Stanley Kurtz returned to the point in a later question, arguing that the development of ideological rigidity in a discipline indicated “more than an intellectual problem” and that the fact that one ideology had become dominant suggested that the internal means for self-correction (intellectual exchange) had also been abandoned. Nelson suggested that the larger faculty at schools where a department had become inflexible might institute change in that department; otherwise his maintenance that disciplinary consensus is the foundation of truth was firm. Of course, Nelson’s solution provides no redress at all against the congeries of like-minded and doctrinaire departments that cluster at most colleges (and collectively amount to massively inflexible and like-minded disciplines). Don’t hold your breath waiting for Women’s Studies, African-American Studies, and Latino Studies professors to rebuke an Anthropology department for ideological rigidity.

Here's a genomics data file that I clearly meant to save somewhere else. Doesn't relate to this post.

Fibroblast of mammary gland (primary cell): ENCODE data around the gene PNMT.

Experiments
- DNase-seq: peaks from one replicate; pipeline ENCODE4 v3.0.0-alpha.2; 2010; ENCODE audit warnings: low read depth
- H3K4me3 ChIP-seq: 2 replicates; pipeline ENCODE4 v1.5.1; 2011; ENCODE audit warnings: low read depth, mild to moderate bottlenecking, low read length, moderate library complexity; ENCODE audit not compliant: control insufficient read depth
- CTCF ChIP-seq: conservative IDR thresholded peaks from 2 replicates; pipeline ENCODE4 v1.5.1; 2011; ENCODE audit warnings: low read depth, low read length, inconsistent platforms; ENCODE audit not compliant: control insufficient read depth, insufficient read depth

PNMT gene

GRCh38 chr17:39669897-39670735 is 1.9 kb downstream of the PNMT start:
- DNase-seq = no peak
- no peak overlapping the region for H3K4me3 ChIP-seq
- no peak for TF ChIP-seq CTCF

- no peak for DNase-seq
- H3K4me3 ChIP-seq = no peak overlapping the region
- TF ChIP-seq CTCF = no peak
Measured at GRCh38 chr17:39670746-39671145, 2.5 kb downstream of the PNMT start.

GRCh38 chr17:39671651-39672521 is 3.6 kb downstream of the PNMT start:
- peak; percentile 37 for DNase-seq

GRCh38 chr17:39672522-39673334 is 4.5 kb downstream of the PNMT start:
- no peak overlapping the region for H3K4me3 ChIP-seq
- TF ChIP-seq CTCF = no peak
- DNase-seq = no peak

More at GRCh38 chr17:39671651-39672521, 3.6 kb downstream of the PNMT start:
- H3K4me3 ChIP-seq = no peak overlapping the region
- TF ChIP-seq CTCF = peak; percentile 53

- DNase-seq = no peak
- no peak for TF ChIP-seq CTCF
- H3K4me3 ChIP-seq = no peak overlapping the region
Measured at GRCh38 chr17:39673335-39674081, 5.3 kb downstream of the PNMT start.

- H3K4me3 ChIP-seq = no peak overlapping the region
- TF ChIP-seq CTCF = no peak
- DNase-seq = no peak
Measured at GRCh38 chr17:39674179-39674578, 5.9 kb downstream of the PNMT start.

Cary Nelson offered an encouraging objection to speech codes. In nearly every other particular, he argued for more of the same: an academic mindset that misrepresents their critics, refuses to acknowledge a problem, and rejects any criticism as mere politics. There’s a very long way to go.

Anthony Paletta

Anthony Paletta is a freelance writer.